And all I got was this lousy cold. A snot laden, pressure filled head cold with delusions of grandeur ( I think it wants to be an upper respiratory infection when it grows up). I can't breathe, I can't think, and I certainly can't write, not even a little. I can't even whip it up to catch up with everyone in my reader because I'm hopped up on NyQuil,the Care Bears have shown up, and I'd probably say something ridiculous in your comment section. I promise as soon as the fog clears and I'm not hallucinating annoying cartoon characters I will catch up with everyone. In the mean time, I thought I'd re post a piece I wrote when I first started blogging. I think I had two whole readers back then, so hopefully it won't be too redundant.
When I was just about 4 years old, my parents and I were living in student housing while my father completed his doctoral degree here. During that time my mother substitute taught while finishing her teaching degree.
At times my care fell to Lucy, a wizened southern black woman whom my parents met while commissioning her husband to build a trestle table for our kitchen. I still have a warm fuzzy for that long, darkly stained hunk of a table that was still in our house long after I left for college.
Lucy and her husband evidently took a shine to this very young,student poor hippie couple and their precocious child who liked to sing at the top of her lungs to anyone who'd listen, so Lucy would offer babysitting services on afternoons my mother had to be at school. Sometimes she would clean while she watched her "stories". Id sit at that table and color, listening to Lucy talk back to the TV as she shuffled around the kitchen.
One afternoon as Lucy cleaned the kitchen floor, the smell of Spic-N-Span permeated the whole house (that smell, 36 years later, forcibly reminds me of that day),when she opened the screened door and just stood there leaning heavily on her dust mop. I thought she was tired, and needed help shaking out the mop, so I walked over to help her.
"I don't need help child, Lucy just needs to catch her breath"
Those were the last words she spoke. She stumbled back into the kitchen and promptly passed out, falling unceremoniously into my beloved rocking chair. I remember being very concerned for my little red rocking chair, as it was not meant for grownups to take naps in.
"Lucy? Lucy? Ummm, I'm going to go take a walk now" I think on some level I knew something was wrong, but my 4 year old self did not quite understand what that "wrong" could be. As far as I was concerned, she had simply fallen asleep, and In MY red rocking chair.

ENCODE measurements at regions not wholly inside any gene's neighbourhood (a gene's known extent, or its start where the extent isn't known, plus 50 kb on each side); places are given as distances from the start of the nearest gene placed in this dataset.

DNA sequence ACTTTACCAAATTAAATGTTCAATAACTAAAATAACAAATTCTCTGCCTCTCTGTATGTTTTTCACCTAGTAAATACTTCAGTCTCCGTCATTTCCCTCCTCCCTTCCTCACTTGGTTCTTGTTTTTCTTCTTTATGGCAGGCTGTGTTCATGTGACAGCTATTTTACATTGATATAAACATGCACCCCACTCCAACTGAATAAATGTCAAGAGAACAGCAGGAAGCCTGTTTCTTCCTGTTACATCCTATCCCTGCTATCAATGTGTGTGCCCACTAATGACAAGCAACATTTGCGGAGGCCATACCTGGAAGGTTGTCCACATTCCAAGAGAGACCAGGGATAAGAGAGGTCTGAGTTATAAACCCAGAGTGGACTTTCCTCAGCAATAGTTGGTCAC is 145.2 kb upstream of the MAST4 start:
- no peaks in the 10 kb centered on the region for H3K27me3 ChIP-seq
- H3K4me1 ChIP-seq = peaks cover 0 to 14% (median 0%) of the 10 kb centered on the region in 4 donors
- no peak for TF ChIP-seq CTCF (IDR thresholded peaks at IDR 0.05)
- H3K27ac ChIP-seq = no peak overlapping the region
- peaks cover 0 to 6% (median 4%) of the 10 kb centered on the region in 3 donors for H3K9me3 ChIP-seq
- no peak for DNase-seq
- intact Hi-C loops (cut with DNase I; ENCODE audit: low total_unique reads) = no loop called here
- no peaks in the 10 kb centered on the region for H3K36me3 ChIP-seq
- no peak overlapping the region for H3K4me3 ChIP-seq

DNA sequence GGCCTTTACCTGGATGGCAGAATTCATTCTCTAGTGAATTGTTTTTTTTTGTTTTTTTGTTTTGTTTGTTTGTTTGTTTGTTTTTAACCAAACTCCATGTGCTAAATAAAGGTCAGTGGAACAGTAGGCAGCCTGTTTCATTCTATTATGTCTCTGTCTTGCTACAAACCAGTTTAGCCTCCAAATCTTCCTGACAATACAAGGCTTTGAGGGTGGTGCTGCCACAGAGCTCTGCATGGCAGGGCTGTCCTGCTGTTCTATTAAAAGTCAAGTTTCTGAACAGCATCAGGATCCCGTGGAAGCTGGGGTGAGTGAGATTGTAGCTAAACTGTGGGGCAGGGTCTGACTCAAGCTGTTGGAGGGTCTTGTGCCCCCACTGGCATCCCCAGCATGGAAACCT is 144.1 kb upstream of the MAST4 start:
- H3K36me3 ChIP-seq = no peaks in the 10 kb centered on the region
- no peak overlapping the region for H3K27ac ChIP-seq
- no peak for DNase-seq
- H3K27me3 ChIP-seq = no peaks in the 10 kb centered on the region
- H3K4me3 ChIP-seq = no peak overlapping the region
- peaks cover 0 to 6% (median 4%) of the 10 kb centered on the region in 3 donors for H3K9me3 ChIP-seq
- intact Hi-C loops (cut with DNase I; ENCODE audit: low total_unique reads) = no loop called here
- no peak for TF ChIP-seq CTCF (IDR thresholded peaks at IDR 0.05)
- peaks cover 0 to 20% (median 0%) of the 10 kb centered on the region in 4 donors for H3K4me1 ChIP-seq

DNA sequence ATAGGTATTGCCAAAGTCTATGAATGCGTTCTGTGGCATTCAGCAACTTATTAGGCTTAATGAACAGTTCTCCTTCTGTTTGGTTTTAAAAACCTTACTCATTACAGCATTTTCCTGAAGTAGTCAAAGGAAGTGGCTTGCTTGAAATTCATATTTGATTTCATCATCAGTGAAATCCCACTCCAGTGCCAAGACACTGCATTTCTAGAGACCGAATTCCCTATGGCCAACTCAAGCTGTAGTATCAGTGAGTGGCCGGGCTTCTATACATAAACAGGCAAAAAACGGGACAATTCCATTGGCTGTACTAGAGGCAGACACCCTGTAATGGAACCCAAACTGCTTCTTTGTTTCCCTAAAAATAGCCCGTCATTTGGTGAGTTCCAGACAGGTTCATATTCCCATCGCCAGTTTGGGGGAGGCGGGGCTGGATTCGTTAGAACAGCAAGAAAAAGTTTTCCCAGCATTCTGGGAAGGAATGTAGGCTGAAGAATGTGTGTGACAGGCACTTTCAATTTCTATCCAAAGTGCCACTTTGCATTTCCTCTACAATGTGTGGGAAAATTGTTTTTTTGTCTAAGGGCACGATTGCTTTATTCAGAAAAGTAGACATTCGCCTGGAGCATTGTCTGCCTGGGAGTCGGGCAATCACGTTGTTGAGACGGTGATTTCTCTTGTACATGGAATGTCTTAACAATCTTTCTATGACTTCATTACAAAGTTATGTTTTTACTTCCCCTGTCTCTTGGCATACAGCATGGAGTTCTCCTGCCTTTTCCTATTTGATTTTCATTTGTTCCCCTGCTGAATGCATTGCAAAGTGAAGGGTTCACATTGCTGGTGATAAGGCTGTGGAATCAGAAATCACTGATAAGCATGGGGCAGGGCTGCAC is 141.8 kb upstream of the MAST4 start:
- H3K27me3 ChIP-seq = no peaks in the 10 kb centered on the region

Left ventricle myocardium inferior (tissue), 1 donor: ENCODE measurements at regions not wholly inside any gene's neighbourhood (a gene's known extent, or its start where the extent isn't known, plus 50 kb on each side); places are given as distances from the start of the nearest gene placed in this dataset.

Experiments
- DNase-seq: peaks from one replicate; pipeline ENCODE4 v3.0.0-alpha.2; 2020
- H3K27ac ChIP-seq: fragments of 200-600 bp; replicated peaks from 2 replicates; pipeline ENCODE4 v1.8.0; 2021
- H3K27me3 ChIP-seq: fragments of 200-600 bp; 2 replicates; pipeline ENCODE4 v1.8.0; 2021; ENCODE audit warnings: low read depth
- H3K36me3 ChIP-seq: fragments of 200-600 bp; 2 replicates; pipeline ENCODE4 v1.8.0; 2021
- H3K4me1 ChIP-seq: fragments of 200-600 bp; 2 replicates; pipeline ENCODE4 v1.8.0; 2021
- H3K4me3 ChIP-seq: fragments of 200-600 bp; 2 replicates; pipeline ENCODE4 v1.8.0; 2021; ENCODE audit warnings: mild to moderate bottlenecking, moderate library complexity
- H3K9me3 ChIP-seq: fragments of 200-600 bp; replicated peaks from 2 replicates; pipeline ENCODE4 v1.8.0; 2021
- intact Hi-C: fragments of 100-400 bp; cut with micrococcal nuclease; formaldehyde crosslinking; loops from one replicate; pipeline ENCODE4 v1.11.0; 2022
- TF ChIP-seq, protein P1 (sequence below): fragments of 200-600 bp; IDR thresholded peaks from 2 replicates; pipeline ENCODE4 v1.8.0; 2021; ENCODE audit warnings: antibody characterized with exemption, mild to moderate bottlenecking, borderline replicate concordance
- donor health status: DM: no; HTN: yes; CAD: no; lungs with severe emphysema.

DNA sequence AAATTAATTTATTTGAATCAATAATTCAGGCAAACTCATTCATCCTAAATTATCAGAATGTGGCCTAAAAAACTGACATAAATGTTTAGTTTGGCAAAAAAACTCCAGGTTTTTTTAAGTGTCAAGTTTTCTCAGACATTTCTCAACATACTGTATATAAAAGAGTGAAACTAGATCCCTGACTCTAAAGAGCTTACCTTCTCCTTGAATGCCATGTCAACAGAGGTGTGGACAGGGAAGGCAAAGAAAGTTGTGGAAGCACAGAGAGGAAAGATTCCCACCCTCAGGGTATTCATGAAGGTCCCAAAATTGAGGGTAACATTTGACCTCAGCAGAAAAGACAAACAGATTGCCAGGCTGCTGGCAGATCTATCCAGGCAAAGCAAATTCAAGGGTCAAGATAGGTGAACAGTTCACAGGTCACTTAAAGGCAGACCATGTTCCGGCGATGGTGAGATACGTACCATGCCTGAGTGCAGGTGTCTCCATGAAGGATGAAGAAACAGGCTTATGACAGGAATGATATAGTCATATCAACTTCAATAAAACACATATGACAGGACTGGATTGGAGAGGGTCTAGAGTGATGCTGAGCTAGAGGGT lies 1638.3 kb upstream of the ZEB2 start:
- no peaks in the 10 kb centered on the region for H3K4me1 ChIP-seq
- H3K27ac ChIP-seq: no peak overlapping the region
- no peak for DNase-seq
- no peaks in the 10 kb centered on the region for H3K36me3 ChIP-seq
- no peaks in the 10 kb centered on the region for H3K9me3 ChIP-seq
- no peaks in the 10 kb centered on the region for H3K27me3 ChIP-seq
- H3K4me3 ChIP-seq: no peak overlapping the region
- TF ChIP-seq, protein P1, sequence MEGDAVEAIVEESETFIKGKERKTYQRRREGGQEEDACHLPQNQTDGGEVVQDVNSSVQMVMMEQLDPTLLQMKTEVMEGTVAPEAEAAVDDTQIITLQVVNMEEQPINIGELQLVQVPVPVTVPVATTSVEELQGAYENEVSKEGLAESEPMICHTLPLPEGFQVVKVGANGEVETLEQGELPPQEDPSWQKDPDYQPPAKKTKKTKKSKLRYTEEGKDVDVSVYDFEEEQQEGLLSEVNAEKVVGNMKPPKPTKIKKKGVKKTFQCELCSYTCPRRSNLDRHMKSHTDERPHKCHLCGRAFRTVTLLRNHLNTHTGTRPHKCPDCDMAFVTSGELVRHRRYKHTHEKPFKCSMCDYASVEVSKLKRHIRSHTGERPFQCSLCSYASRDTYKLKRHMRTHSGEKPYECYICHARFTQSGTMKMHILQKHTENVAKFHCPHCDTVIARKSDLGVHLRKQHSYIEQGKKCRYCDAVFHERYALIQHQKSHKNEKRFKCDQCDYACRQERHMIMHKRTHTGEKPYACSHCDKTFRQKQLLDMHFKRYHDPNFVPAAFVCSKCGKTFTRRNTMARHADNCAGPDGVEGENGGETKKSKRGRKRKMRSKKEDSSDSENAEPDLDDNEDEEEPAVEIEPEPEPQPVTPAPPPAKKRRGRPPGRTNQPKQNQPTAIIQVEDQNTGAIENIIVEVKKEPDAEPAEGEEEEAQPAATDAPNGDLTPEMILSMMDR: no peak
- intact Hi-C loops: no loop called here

I wanted my dad to come home and make Lucy get up out of my rocking chair, but I knew he was at the lab working. The Lab was down a short wooded path, across the main highway, and in one of three big red brick buildings. But which one? I toddled myself up to the big road and stopped. I had been told in no uncertain terms that I was NEVER EVER to cross that road without an adult. NEVER NEVER NEVER!!!! SO, I did the next best thing. Yelled.
I'm not sure how long I stood there yelling across the street at the facades of those buildings, but I remember being enthralled at the way my voice echoed off of them. So much so, that I almost forgot why I was yelling at them in the first place. I was four, after all. Luckily our next door neighbor who was also class mate of my father's was home for lunch and heard me yelling.
"What's wrong Chanda?"
"Lucy fell asleep in my rocking chair and won't wake up" (again with the rocking chair).
He stood there for a moment, probably trying to process what this kid just said, then sprinted back toward the house, leaving me to wonder what the big deal was.
Lucy had died of a massive stroke - instantly.
That night my mother sat on the edge of my bed to talk to me about what had happened. She was convinced I would be traumatized, permanently scarred by what I had seen.
"So,is Lucy coming over again tomorrow?"
"No, Honey, she died today"
"Where did she go?"
"Heaven" (as all good Irish Catholic moms would say).
"Is she coming back?"
"No, but she's happy where she is"
"Oh,Okay. Can I have chocolate milk for breakfast?"
Early childhood memories before the age of 4 are spotty at best, but this one stands out in extreme clarity, but not in a traumatic way. At least that's not how I perceived it. Not once do I remember being scared or anxious, even after I had learned of her death. I don't know what that says about me, if anything, or if that's just a how a little kid processes abstract concepts like death.
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